By Lilian Okoro
The Lifeline International, an NGO, says access to timely and available crisis support services, could prevent suicides and save lives.
Prof. Taiwo Sheikh, the Continental Representative of the organisation, made this known in a statement to commemorate the 2023 World Suicide Prevention Day (WSPD) on Sunday in Lagos.
Sheikh expressed concerns that suicide remained a significant issue across the African continent, which is home to six of the ten countries with the highest suicide rates in the world.
The News Agency of Nigeria (NAN) reports that WSPD is marked annually on Sept. 10 to raise awareness around the globe on the possibility of preventing suicides.
The theme of 2023 WSPD is: “Creating hope through action”.
He said that across Africa, insufficient public spending on mental health and suicide prevention was a major barrier to providing assistance to those in need.
He said effective suicide prevention could only take place through a whole-of-society approach that involves the government, civil society organisations and community leaders.
Sheikh said that mental health, including the risk of suicide, affects millions of people across Africa, adding that stigma and cultural misconceptions often compound these issues.
“But the tide is gradually turning as more and more countries recognize the urgent need to address these challenges and promote a more supportive, compassionate and evidence-based environment.
“In 2022, Kenya published its suicide prevention strategy – a landmark achievement and encouragingly, countries across the continent – including Ghana, Malawi and Nigeria – are set to follow this path.
“Tackling suicide and creating environments where individuals feel supported and comfortable enough to seek help requires reshaping attitudes.”, he said.
Sheikh said that LifeLine International and its members were committed to advocating for and supporting policy change, including in the most challenging environments where suicide remains a crime.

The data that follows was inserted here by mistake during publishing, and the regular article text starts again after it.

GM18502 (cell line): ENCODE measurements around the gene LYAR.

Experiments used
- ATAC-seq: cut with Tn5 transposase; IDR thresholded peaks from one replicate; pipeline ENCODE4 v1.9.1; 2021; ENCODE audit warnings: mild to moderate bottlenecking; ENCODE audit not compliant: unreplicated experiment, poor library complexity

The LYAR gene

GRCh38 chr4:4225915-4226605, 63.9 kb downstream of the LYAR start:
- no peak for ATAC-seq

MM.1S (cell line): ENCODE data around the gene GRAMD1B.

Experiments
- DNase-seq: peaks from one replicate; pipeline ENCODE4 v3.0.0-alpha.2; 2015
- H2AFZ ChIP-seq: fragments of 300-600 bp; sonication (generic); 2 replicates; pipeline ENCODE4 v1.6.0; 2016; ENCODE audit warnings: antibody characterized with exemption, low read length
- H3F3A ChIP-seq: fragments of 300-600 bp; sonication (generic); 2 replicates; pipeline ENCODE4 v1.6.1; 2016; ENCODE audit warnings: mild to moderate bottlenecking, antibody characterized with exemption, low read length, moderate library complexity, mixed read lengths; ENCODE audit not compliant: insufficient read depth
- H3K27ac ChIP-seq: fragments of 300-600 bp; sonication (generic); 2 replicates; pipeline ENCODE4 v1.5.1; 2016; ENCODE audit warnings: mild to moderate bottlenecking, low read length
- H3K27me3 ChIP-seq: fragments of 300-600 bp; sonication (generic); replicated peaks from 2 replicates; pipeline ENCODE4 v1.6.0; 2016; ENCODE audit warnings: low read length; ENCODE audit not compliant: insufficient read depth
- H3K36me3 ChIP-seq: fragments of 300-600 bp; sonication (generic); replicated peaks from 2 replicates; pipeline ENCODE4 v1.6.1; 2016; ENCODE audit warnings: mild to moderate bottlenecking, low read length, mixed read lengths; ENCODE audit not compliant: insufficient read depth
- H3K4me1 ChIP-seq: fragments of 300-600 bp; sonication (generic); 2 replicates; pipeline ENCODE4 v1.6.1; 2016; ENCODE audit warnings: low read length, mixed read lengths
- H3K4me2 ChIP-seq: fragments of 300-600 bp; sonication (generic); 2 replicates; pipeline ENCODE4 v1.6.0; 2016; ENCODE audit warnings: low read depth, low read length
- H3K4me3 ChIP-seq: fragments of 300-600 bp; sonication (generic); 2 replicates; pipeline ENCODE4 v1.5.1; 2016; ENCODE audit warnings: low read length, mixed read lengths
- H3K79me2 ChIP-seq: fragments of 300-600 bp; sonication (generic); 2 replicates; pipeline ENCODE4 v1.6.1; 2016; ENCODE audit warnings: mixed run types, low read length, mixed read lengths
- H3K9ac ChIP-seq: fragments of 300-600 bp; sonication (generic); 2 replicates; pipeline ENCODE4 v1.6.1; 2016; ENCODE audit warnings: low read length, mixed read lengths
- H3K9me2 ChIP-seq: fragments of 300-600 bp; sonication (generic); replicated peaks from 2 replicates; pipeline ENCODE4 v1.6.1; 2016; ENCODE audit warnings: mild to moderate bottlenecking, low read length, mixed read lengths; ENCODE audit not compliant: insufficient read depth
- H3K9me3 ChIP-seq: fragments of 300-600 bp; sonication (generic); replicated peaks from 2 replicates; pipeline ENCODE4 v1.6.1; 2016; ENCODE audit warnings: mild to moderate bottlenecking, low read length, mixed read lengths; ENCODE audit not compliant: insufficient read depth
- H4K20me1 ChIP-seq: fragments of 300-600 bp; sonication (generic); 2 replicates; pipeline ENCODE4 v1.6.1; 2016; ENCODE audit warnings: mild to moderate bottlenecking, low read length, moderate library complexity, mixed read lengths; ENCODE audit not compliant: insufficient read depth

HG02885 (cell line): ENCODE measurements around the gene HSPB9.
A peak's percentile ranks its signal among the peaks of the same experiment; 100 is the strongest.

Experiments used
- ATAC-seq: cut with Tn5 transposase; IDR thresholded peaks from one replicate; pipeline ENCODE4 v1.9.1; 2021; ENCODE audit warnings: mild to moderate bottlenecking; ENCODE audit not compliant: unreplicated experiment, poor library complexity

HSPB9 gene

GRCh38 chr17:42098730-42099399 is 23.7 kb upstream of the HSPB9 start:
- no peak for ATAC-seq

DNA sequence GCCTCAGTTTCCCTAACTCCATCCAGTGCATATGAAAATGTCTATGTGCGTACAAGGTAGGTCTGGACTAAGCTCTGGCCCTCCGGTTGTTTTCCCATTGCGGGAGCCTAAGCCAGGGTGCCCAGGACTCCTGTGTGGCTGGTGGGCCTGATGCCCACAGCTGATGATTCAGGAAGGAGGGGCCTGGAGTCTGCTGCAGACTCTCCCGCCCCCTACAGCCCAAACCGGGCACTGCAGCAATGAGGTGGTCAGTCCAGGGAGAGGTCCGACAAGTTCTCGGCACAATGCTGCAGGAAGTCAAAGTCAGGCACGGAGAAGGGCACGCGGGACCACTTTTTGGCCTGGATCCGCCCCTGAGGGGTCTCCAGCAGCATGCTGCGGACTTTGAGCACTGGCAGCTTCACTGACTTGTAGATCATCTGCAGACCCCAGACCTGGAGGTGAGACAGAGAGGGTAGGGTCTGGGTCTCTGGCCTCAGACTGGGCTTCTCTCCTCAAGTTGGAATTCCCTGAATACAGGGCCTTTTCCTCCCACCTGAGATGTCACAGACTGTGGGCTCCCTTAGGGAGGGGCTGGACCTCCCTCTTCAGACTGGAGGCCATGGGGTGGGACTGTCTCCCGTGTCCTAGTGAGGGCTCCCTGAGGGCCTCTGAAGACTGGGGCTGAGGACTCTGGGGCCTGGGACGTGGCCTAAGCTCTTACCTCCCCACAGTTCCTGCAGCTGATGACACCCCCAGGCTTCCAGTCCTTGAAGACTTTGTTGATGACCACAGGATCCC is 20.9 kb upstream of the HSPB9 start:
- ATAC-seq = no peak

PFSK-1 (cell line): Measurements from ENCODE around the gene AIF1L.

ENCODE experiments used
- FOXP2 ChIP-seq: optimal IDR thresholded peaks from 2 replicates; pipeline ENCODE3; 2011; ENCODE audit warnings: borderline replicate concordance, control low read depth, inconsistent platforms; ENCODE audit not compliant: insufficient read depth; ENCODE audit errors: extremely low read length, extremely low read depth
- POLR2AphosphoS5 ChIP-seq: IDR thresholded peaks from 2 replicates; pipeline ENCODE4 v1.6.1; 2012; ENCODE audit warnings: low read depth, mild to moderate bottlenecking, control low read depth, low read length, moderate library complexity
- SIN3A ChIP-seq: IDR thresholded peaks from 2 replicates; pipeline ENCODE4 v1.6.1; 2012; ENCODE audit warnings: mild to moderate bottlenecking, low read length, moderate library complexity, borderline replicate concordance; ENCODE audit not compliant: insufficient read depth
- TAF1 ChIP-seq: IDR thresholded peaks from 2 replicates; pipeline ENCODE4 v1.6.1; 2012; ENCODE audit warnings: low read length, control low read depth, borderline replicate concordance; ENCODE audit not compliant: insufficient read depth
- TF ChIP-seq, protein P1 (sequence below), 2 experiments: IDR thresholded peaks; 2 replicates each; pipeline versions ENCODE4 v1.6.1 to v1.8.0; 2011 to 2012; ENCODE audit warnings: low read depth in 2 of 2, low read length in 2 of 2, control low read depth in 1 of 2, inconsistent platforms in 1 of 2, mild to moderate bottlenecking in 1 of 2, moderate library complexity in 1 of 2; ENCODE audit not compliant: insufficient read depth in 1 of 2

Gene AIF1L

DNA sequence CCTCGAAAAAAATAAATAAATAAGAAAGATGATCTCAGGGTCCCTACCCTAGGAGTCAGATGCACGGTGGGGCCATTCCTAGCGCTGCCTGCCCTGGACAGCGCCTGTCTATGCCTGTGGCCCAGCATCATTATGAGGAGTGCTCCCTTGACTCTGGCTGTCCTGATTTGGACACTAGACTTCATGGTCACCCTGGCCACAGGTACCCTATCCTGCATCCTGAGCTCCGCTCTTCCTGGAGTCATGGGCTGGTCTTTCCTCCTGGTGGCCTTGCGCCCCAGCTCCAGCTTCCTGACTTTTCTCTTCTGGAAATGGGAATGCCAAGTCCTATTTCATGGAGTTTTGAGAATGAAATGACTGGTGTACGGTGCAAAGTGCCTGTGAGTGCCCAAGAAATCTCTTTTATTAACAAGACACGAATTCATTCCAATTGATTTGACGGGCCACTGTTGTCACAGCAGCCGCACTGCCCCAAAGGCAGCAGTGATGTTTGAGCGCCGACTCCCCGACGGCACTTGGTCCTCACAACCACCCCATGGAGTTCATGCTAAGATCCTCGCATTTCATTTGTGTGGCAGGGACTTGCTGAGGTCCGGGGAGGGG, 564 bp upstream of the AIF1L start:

He said that talking about suicide, and providing better access to evidence-based interventions, would change the misconceptions and beliefs about suicide, and prevent tragic loss of lives across Africa.
“In Africa, attitudes towards suicide are deeply intertwined with cultural, traditional, and religious beliefs; we need to change these perceptions, address myths, and provide support to those in need.
“Our approach must align with our cultural values to create lasting impact.
“This day of commemoration marks an important opportunity to recognize the lifesaving work of LifeLine International’s six Members in Africa committed to ensuring robust suicide prevention and crisis support resources are available, with greater access and reduced barriers to help-seeking.
“The crisis lines operated on the continent by our members are often among the few support services available to individuals in distress”, Sheikh said.
LifeLine International is a global civil society organisation whose members work to prevent suicidal deaths.
They do this by reducing the stigma of suicide and increasing awareness and support for people in crisis worldwide through the delivery of crisis helplines.
NAN reports that the WHO said every year 703 000 people take their own life and there are many more people who attempt suicide.
The world health organisation also said suicide is a tragedy that affects families, communities and entire countries and has long-lasting effects on the people left behind.
It said suicide does not just occur in high-income countries but is a global phenomenon in all regions of the world.
In fact, over 77 per cent of global suicides, t he WHO said occurred in low- and middle-income countries in 2019.
Suicide rates, the WHO said, are also high amongst vulnerable groups who experience discrimination, such as refugees and migrants; indigenous peoples; lesbian, gay, bisexual, transgender, intersex (LGBTI) persons; and prisoners. (NAN)(www.nannews.ng)
Edited by Ijendu Iheaka/Sadiya Hamza